With the same air of predictability as Geelong winning the Grand Final last week, the media have identified yet another Christian in the sporting world who believes, well, what Christians believe.
Writing for The Age, Noel Towell and Kishor Napier- Raman, have sounded the siren against Essendon Football Club’s new CEO, Andrew Thorburn. The controversy? Apparently, Thorburn is a confessing Christian who belongs to a church that believes in Christian things.
They are at pains to tell the world that,
“Andrew Thorburn is chairman of the City on a Hill church that preaches against gay sex and abortion.”
“it was Thorburn’s other gig as chairman of conservative Christian church City on a Hill that raised eyebrows on Sunday.
City on a Hill will look the other way on same-sex attraction, as long as you don’t act on it, but abortion is always a no-no.
It’s not clear where Thorburn stands personally on those issues, but his role as chairman of the church’s board requires him to advocate for the furthering of the church and its beliefs.
We asked the club how Thorburn’s links to the church squared with those commitments to diversity and inclusion that we’re always hearing about from AFL clubs and the league itself.”
Not to be outdone, the Herald Sun’s Sam Landsberger has thrown more intensity around the ball with comments like this,
“New Essendon CEO Andrew Thorburn is the chairman of a church organisation which preaches controversial beliefs around homosexual behaviour and abortion.”
As a Carlton supporter, I have as much affection for the Bombers as I do for an elbow to the head, but even I can see there is no reportable offence here. The reality is, there is no story. If Thorburn was Jewish or Muslim, would the media be running with this story? Of course not. The AFL is careful to protect religious players (as they should) and even laud their religiosity. This is just the latest round of what is becoming a rough conduct tactic to either knock Christians out of high profile positions or to bully them into submission. As with the Manly 7, journalists see their jobs as naming and shaming sportspeople who stand out from the crowd. We’re all for diversity and tolerance so long as it fits with the current trends!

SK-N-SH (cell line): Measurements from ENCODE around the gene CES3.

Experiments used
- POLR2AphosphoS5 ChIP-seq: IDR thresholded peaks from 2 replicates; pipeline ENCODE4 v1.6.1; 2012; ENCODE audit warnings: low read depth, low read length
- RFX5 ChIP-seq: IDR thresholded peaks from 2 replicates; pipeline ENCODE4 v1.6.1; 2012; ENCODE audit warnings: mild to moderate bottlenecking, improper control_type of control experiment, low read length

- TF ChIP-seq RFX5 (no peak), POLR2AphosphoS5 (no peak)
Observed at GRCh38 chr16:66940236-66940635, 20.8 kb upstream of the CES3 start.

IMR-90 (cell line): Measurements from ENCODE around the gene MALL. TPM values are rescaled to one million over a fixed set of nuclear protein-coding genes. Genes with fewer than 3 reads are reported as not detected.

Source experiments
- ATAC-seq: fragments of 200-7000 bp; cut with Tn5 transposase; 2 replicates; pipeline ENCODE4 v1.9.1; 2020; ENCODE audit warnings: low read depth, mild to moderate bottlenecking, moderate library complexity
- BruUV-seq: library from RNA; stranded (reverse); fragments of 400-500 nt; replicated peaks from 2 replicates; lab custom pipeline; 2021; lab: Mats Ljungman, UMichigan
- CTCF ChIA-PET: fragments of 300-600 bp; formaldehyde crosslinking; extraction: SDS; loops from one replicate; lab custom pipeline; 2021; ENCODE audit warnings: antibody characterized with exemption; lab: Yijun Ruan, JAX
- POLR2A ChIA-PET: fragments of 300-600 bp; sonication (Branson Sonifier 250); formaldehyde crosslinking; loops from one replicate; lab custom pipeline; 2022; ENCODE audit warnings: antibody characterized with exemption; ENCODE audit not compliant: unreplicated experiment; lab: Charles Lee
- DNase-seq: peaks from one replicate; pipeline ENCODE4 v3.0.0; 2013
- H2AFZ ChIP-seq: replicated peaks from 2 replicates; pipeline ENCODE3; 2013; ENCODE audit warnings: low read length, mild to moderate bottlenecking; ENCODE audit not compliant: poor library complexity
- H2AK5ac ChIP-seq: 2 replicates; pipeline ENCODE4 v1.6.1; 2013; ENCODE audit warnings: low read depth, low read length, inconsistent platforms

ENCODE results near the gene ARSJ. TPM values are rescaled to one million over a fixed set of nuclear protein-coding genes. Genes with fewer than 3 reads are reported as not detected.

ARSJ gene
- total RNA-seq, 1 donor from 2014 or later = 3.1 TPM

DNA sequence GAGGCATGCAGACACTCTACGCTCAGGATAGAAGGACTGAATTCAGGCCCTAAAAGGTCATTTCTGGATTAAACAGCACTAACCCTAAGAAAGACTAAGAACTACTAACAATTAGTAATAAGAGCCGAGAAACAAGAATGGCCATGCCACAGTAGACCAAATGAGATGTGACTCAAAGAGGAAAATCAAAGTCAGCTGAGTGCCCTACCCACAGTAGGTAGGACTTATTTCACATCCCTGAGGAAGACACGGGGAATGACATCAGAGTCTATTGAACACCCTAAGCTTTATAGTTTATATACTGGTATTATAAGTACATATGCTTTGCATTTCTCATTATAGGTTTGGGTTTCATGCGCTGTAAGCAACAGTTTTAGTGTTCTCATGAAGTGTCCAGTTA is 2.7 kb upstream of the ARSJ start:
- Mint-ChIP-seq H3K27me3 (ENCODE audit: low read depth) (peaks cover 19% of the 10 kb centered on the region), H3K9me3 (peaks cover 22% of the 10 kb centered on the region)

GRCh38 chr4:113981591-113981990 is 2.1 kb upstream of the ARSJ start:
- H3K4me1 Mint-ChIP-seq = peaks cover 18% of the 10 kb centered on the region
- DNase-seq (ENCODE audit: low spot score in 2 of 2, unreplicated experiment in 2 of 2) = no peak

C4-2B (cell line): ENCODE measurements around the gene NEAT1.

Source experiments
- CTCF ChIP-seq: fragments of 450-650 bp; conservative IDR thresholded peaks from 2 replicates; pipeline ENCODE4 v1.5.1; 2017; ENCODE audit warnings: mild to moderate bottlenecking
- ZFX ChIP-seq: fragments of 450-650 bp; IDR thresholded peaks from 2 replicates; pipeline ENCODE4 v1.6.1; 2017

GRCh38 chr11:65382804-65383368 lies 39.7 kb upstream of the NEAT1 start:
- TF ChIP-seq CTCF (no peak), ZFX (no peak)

Christians are the new version of the Essendon drug saga; dirty and not to be trusted. We are not only seeing this in sport but in academic institutions, some businesses and even in schools. As The Age opinion suggests, Thorburn’s Christianity must raise concerns about his fitness to hold the role of high priest to the footy club’s inclusive policy. Of course one might ask, but what about tolerance toward Christians? Are Christians to be excluded from yet another sporting code because they hold to orthodox and everyday Christian beliefs? Let’s be clear, we’re not talking about some weird cult-like fanatics, this is normal and historic Christianity.
The name of the game today isn’t tolerance, it’s capitulation. The dominant culture doesn’t allow competitors or opponents, and the AFL wants to lead the way. The new sporting code only has room for 1 team. Everyone is to wear the same colour jersey and sing the same team song, and dissenters aren’t welcome. No wonder, journos feel the moral compulsion to turn into dibber dobbers and report Christians to society’s favourite umpire: the mob.
I do find it ironic that despite constant calls to Christians, demanding that we keep our views to ourselves and not talk about them in public, the media yet again wish to draw out a man’s personal beliefs into the public square for interrogation, and possibly to see him lose his job.
I don’t know Andrew Thorburn and I couldn’t tell him apart from the Essendon cheer squad…or firing squad (depending on the season). But I am familiar with City on a Hill. COAH is one of those Churches that believe the Bible and think Jesus is the Son of God and is convinced Jesus really did rise from the dead. And contrary to all those ‘relevant’ churches whom the media approve of, Bible Churches like City on a Hill are growing. Progressive churches are losing people faster than GWS, whereas churches who cherish that ancient faith are the ones holding steady or seeing membership rise It’s fascinating to see that despite pundits packaging relevance with progressive theology and ethics, the reality is quite different. People long for a hope that is more secure than a Sherrin wobbling about on the deck, and they are searching for a truth that cuts through the thin layer of cultural populism.
I wonder if the journalists have spoken to any of the hundreds of members at Thorburn’s church, and asked, what they think about the church’s teaching? Why are they convinced the Bible stands opposite to phobic behaviour?
What these journalists fail to appreciate is that the high views of God and the Bible that COAH affirms (as does my church and 100s more across Melbourne) are the vital ingredients for showing grace and mercy. Jesus didn’t come into the world because he agreed with our sexual ethics and our mistreatment of society’s most vulnerable. He disagreed in the strongest terms and yet loved. AFL is one of those rare sports where athletes crash and tackle and break their bodies for the sake of the team. Jesus did more, he laid down his life on the cross for his opponents. If that’s the kind of religion City on a Hill preaches and Andrew Thorburn believes, then I reckon he may bring some much needed grace and strength to the world of football.